Two early presidents, Husni Zaim and also Adib Al Shishakli, were of Kurdish origin, but they didn't identify as Kurds nor did they speak Kurdish. Shishakli even initiated the policy of prohibiting the Kurdish culture. Osman Sabri and Hamza Diweran along with some Kurdish politicians, founded the Kurdistan Democratic Party of Syria (KDPS) in 1957. The objectives of KDPS were promotion of Kurdish cultural rights, economic progress and democratic change. Following their demands for the recognition of the Kurdish cultural rights, the Party got suppressed by the United Arab Republic and the possession of Kurdish publications or music was enough to be sent to be detained. KDPS was never legally recognized by the Syrian state and remains an underground organization, especially after a crackdown in 1960 during which several of its leaders were arrested, charged with separatism and imprisoned. After the failure of Syrian political union with Egypt in 1961, Syria was declared an Arab Republic in the interim constitution.
Syrian Arab Republic
On 23 August 1962, the government conducted a special population census only for the province of Jazira based on reports of illegal infiltration of tens of thousands of Turkish Kurds into Syria. As a result, around 120,000 Kurds in Jazira (20% of Syrian Kurds) were stripped of their Syrian citizenship even though they were in possession of Syrian identity cards. The inhabitants who had Syrian identity cards were told to hand them over to the administration for renewal. However, many of those Kurds who submitted their cards received nothing in return. Many were arbitrarily categorized as ajanib ('foreigners'), while others who did not participate in the census were categorized as maktumin ('unregistered'), an even lower status than the ajanib; for all intents and purposes, these unregistered Kurds did not exist in the eyes of the state. They could not get jobs, become educated, own property or participate in politics. In some cases, classifications varied even within Kurdish families: parents had citizenship but not their children, a child could be a citizen but not his or her brothers and sisters. Those Kurds who lost their citizenship were often dispossessed of their lands, which were given by the state to Arab and Assyrian settlers. A media campaign was launched against the Kurds with slogans such as Save Arabism in Jazira! and Fight the Kurdish Menace!.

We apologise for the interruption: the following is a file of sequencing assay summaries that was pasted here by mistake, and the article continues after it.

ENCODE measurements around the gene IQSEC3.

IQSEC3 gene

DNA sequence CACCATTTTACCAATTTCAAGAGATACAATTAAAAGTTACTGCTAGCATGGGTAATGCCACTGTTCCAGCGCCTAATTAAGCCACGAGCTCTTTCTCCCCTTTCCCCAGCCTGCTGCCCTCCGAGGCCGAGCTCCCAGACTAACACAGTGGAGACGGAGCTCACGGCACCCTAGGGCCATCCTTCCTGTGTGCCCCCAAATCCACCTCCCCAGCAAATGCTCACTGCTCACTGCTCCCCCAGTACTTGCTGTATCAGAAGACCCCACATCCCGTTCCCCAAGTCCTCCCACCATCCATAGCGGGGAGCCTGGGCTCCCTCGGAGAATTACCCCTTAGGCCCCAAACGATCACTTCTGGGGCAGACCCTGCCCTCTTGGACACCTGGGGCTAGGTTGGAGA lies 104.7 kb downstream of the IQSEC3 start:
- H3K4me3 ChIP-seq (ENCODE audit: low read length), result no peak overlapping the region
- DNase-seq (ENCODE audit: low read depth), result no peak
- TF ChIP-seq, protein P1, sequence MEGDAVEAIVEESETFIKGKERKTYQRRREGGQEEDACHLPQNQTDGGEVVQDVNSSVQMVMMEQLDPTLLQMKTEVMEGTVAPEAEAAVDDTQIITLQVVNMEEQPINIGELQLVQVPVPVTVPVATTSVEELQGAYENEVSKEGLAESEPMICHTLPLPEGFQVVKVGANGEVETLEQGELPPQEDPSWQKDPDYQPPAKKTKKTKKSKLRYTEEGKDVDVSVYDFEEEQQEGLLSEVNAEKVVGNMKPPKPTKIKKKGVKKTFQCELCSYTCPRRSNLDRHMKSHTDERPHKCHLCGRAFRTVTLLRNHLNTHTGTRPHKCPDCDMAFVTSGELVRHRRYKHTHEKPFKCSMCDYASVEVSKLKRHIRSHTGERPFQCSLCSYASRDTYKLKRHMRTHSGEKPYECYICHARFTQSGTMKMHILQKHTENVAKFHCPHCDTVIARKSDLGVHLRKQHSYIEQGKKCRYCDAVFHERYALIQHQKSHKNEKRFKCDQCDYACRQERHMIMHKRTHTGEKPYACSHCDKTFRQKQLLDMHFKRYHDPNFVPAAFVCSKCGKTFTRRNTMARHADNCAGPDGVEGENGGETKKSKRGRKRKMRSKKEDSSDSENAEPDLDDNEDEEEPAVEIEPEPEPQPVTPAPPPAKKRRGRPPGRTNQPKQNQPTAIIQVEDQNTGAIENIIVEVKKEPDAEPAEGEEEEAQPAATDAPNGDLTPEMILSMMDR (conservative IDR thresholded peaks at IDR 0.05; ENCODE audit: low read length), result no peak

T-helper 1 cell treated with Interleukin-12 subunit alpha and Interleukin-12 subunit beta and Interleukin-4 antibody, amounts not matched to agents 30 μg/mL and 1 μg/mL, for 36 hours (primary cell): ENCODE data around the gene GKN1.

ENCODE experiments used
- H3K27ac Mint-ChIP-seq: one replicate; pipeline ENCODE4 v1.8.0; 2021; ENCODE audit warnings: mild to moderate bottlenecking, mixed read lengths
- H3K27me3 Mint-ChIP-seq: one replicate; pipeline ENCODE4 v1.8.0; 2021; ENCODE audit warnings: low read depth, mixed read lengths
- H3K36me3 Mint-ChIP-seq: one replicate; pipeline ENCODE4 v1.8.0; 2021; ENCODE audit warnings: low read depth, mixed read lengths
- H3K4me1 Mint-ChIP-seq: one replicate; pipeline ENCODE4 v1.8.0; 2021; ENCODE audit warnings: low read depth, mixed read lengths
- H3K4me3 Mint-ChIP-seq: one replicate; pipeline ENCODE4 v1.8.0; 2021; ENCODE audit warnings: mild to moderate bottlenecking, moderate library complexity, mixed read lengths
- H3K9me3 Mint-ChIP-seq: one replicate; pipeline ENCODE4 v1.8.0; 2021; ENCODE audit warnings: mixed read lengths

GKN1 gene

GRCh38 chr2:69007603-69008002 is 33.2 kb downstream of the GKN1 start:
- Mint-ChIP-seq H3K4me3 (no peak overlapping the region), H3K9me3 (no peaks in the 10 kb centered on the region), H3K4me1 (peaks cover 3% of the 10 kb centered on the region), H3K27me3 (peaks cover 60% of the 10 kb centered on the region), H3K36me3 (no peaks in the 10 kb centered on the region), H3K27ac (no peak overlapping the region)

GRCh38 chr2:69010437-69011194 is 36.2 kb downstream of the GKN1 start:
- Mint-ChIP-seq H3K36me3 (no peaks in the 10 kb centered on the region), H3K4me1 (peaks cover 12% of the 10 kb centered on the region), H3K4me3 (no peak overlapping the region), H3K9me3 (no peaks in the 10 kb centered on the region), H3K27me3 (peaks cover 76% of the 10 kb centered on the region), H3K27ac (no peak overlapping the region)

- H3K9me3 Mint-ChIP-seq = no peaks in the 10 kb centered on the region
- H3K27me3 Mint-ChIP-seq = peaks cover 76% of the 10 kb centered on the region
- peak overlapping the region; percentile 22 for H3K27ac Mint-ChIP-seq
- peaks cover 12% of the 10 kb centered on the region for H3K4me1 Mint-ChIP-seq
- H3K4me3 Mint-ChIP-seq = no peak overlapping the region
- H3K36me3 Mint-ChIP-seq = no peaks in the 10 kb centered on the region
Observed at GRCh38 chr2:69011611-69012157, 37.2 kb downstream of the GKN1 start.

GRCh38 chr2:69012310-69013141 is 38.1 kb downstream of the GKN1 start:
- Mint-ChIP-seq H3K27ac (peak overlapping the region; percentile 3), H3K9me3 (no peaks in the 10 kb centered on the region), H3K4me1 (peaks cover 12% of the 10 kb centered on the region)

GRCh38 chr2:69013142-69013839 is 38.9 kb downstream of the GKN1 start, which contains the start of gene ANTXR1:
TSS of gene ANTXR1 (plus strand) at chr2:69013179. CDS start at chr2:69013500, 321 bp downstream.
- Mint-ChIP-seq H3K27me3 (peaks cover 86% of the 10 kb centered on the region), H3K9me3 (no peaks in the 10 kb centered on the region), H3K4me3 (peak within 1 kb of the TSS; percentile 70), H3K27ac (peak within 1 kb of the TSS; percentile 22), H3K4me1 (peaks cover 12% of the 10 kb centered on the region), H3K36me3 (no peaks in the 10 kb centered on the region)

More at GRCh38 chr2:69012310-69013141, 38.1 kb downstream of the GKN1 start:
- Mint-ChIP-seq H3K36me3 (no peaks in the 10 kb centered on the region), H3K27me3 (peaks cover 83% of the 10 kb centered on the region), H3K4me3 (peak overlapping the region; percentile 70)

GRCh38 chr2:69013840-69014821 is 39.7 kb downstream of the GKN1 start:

These policies in the Jazira region coincided with the beginning of Barzani's uprising in Iraqi Kurdistan and discovery of oilfields in the Kurdish inhabited areas of Syria. In June 1963, Syria took part in the Iraqi military campaign against the Kurds by providing aircraft, armoured vehicles and a force of 6,000 soldiers. Syrian troops crossed the Iraqi border and moved into the Kurdish town of Zakho in pursuit of Barzani's fighters
Syrian policies in the 1970s led to Arabs resettling in majority Kurdish areas. In 1965, the Syrian government decided to create an Arab cordon (Hizam Arabi) in the Jazira region along the Turkish border. The cordon was along the Turkish-Syrian border and 10–15 kilometers wide, stretched from the Iraqi border in the east to Ras Al-Ain in the west. The implementation of the Arab cordon plan began in 1973 and Bedouin Arabs were brought in and resettled in Kurdish areas. The toponymy of the area such as village names were Arabized. According to the original plan, some 140,000 Kurds had to be deported to the southern desert near Al-Raad. Although Kurdish farmers were dispossessed of their lands, they refused to move and give up their houses. Among these Kurdish villagers, those who were designated as alien were not allowed to own property, to repair a crumbling house or to build a new one. In 1976 the further implementation of the arabization policy along the Turkish border was officially dropped by Hafez al Assad. The achieved demographic changes were not reverted, and in 1977 a ban on non-arabic place names was issued.
In March 1986, a few thousand Kurds wearing Kurdish costume gathered in the Kurdish part of Damascus to celebrate the spring festival of Newroz. Police warned them that Kurdish dress was prohibited and they fired on the crowd leaving one person dead. Around 40,000 Kurds took part in his funeral in Qamishli. Also in Afrin, three Kurds were killed during the Newroz demonstrations. After the protests, the Syrian government prohibited the Newroz festivities and established a new holiday on the same day, honoring the mothers.